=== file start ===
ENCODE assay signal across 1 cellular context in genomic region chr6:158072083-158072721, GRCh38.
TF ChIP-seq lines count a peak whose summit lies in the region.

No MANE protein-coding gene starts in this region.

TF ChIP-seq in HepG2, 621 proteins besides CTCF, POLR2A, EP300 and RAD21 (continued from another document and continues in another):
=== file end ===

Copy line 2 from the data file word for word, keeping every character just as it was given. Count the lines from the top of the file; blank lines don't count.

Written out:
TF ChIP-seq lines count a peak whose summit lies in the region.